No protection for giant spitting earthworm
Earlier this month, the US Fish and Wildlife Service denied protection under the Endangered Species Act to the giant Palouse earthworm. I can't describe the linkurl:Driloleirus americanus;http://www.ag.uidaho.edu/news/Photos/giantPalouseearthworm/smoot%20p%205%20sp%202%20ventral.jpg any better than "worm defender"
Earlier this month, the US Fish and Wildlife Service denied protection under the Endangered Species Act to the giant Palouse earthworm. I can't describe the linkurl:Driloleirus americanus;http://www.ag.uidaho.edu/news/Photos/giantPalouseearthworm/smoot%20p%205%20sp%202%20ventral.jpg any better than "worm defender" Steve Paulson did in the High Country News linkurl:last year: ;http://www.hcn.org/servlets/hcn.Article?article_id=16643 ''What kid wouldn't want to play with a 3-foot-long, lily-smelling, soft pink worm that spits?''
Paulson and a number of others linkurl:petitioned;http://www.palouseprairie.org/invertebrates/Driloleirus_americanus_petition_a.pdf the Fish and Wildlife Service to list the worm as endangered last year, and in August they linkurl:threatened to sue the agency;http://www.palouseprairie.org/invertebrates/GiantPalouseEarthwormNOI.pdf if it didn't make a decision. On October 9, the agency linkurl:denied the petition. ;http://edocket.access.gpo.gov/2007/pdf/e7-19595.pdf They wrote, in part, that ''while the Palouse prairie has experienced a dramatic conversion of native habitat to agricultural practices, information linking the effect agricultural practices that utilize chemicals and result in soil compaction and composition has had on the earthworm is currently nonexistent. In addition, the Service found no information on predation or transmission of pathogens by exotic earthworms to the giant Palouse earthworm. Though there are no existing regulatory mechanisms for the giant Palouse earthworm or for other native earthworms, so little information exists about the population size, trends, habitat needs and limiting factors of the giant Palouse earthworm, the Service could not determine if a lack of regulations may pose a threat to the species.''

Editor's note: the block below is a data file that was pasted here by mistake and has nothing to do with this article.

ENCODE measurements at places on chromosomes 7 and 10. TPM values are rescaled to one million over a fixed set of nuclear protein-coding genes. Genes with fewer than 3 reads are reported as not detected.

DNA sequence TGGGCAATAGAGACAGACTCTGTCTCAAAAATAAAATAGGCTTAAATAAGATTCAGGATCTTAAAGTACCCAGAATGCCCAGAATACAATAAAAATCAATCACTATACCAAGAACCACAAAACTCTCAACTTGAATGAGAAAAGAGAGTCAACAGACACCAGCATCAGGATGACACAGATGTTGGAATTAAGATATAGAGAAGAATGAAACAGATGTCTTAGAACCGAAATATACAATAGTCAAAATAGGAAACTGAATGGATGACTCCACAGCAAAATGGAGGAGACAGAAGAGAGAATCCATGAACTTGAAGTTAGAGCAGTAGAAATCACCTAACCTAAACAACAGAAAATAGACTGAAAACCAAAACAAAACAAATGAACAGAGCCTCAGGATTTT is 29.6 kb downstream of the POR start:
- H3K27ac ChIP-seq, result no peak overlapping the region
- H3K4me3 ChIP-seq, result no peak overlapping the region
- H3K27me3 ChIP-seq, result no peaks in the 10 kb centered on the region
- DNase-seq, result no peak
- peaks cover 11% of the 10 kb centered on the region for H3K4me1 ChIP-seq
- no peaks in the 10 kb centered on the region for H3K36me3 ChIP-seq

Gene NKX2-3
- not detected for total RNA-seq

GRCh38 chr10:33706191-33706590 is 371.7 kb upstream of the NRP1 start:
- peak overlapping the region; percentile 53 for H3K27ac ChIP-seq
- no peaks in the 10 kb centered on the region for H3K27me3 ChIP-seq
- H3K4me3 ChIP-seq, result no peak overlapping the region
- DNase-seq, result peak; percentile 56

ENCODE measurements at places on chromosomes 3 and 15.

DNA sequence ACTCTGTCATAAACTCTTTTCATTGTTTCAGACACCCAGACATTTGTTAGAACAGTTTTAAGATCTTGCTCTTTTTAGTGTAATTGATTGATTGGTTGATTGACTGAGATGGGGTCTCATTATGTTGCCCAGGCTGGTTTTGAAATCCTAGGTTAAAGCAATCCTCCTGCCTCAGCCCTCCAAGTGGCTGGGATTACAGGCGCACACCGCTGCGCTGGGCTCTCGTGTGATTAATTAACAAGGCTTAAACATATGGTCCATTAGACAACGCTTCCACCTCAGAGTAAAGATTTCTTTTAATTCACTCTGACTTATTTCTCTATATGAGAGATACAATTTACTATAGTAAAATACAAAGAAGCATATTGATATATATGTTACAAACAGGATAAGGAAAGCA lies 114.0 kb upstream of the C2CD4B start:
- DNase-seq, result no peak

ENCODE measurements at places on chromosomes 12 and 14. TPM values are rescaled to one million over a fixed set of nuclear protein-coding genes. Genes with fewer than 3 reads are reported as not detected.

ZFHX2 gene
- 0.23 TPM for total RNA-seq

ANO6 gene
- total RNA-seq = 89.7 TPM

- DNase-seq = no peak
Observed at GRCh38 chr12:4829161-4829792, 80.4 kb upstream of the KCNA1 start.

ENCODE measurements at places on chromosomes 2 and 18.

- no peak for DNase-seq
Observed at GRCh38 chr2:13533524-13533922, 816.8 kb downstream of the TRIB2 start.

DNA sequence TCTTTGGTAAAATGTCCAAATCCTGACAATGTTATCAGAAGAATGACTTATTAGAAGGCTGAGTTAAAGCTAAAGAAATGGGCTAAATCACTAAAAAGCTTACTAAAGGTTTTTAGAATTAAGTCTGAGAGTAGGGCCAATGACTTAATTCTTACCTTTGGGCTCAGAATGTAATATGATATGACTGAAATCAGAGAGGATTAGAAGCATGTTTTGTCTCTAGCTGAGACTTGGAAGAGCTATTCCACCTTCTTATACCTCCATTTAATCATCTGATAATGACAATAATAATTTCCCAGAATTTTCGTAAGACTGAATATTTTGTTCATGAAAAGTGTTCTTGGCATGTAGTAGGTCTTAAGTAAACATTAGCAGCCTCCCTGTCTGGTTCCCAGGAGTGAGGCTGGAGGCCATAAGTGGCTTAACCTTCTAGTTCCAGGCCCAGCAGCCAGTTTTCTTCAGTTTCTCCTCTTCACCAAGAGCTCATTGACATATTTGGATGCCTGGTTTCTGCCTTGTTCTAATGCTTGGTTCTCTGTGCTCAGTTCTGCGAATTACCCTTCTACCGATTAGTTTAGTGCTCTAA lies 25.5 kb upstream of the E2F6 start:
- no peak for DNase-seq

Paulson said the decision ''comes as a bit of a shock,'' and he and others filed a Freedom of Information Act request to see why the agency came to its conclusion.
Mac Callaham, a research ecologist with the USDA Forest Service in Athens, Georgia, told me he didn't know much about the Palouse prairies, but that in his work on the prairie worms of Kansas, "we found a pretty clear pattern of sensitivity to disturbance among the native earthworm species." He said, via Email, that "it seems at least plausible that disturbances of the type" in the Palouse would have negative effects on the species. "Anyway, it seems to me that it should be easy to acquire the data needed to satisfy the FWS board," he said. "Burrow counting is a tried and true (and generally accepted in the worm research community) way of determining population sizes of the anecic worms that are hard to get with a shovel. Count burrows in undisturbed and disturbed areas, and voila!"
I learned a lot about earthworms last year when I visited a linkurl:then-new rhizotron;https://www.the-scientist.com/2007/1/1/17/2/ in Michigan's Upper Peninsula. And I learned a lot about the Palouse while chasing linkurl:endangered pygmy;https://www.the-scientist.com/article/daily/53232/ rabbits around eastern Washington State. Not surprisingly, I didn't see a giant Palouse earthworm in either place.
October 23, 2007
I was very disappointed to hear this. I've written about the giant spitting earthworm a few times on Extinction Blog (http://www.plentymag.com/blogs/extinction/2007/09/save_the_giant_spitting_earthw.php), and it seems like a species that needs protection. I look forward to hearing what the FOI request uncovers.